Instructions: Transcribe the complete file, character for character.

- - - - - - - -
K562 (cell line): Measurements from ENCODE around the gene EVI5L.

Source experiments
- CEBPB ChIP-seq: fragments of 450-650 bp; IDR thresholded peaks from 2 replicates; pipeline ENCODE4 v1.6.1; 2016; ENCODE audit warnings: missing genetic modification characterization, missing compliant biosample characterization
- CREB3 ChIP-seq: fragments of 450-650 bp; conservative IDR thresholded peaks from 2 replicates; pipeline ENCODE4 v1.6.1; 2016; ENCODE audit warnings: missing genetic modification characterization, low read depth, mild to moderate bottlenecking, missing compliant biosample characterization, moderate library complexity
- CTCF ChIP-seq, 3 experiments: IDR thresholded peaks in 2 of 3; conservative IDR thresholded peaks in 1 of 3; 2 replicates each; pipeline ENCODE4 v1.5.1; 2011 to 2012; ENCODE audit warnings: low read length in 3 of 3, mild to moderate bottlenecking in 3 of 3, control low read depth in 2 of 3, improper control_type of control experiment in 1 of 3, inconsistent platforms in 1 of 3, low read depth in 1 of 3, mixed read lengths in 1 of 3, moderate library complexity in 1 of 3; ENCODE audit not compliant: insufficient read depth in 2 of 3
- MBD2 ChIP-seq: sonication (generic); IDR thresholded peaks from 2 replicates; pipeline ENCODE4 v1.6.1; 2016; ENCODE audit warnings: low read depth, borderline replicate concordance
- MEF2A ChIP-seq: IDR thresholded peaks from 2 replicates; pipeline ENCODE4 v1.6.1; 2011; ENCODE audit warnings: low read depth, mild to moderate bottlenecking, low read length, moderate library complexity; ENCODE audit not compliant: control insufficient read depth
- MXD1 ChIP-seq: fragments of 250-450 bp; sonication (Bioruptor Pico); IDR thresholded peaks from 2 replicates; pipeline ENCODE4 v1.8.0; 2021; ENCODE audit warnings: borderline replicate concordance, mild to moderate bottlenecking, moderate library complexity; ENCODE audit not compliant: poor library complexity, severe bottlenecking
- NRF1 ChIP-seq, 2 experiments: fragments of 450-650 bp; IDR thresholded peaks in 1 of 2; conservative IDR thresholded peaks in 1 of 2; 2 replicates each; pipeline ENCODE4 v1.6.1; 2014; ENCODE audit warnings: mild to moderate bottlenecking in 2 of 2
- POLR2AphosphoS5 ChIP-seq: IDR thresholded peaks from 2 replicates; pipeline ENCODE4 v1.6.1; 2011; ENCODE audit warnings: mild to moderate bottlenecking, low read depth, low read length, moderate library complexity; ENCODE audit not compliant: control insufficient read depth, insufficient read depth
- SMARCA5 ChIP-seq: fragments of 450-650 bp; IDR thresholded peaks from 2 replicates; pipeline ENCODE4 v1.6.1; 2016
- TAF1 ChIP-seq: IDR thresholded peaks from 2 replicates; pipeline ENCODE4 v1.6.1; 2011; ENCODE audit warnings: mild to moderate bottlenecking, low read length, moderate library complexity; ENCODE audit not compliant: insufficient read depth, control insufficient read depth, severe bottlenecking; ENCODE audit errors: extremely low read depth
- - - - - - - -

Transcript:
K562 (cell line): Measurements from ENCODE around the gene EVI5L.

Source experiments
- CEBPB ChIP-seq: fragments of 450-650 bp; IDR thresholded peaks from 2 replicates; pipeline ENCODE4 v1.6.1; 2016; ENCODE audit warnings: missing genetic modification characterization, missing compliant biosample characterization
- CREB3 ChIP-seq: fragments of 450-650 bp; conservative IDR thresholded peaks from 2 replicates; pipeline ENCODE4 v1.6.1; 2016; ENCODE audit warnings: missing genetic modification characterization, low read depth, mild to moderate bottlenecking, missing compliant biosample characterization, moderate library complexity
- CTCF ChIP-seq, 3 experiments: IDR thresholded peaks in 2 of 3; conservative IDR thresholded peaks in 1 of 3; 2 replicates each; pipeline ENCODE4 v1.5.1; 2011 to 2012; ENCODE audit warnings: low read length in 3 of 3, mild to moderate bottlenecking in 3 of 3, control low read depth in 2 of 3, improper control_type of control experiment in 1 of 3, inconsistent platforms in 1 of 3, low read depth in 1 of 3, mixed read lengths in 1 of 3, moderate library complexity in 1 of 3; ENCODE audit not compliant: insufficient read depth in 2 of 3
- MBD2 ChIP-seq: sonication (generic); IDR thresholded peaks from 2 replicates; pipeline ENCODE4 v1.6.1; 2016; ENCODE audit warnings: low read depth, borderline replicate concordance
- MEF2A ChIP-seq: IDR thresholded peaks from 2 replicates; pipeline ENCODE4 v1.6.1; 2011; ENCODE audit warnings: low read depth, mild to moderate bottlenecking, low read length, moderate library complexity; ENCODE audit not compliant: control insufficient read depth
- MXD1 ChIP-seq: fragments of 250-450 bp; sonication (Bioruptor Pico); IDR thresholded peaks from 2 replicates; pipeline ENCODE4 v1.8.0; 2021; ENCODE audit warnings: borderline replicate concordance, mild to moderate bottlenecking, moderate library complexity; ENCODE audit not compliant: poor library complexity, severe bottlenecking
- NRF1 ChIP-seq, 2 experiments: fragments of 450-650 bp; IDR thresholded peaks in 1 of 2; conservative IDR thresholded peaks in 1 of 2; 2 replicates each; pipeline ENCODE4 v1.6.1; 2014; ENCODE audit warnings: mild to moderate bottlenecking in 2 of 2
- POLR2AphosphoS5 ChIP-seq: IDR thresholded peaks from 2 replicates; pipeline ENCODE4 v1.6.1; 2011; ENCODE audit warnings: mild to moderate bottlenecking, low read depth, low read length, moderate library complexity; ENCODE audit not compliant: control insufficient read depth, insufficient read depth
- SMARCA5 ChIP-seq: fragments of 450-650 bp; IDR thresholded peaks from 2 replicates; pipeline ENCODE4 v1.6.1; 2016
- TAF1 ChIP-seq: IDR thresholded peaks from 2 replicates; pipeline ENCODE4 v1.6.1; 2011; ENCODE audit warnings: mild to moderate bottlenecking, low read length, moderate library complexity; ENCODE audit not compliant: insufficient read depth, control insufficient read depth, severe bottlenecking; ENCODE audit errors: extremely low read depth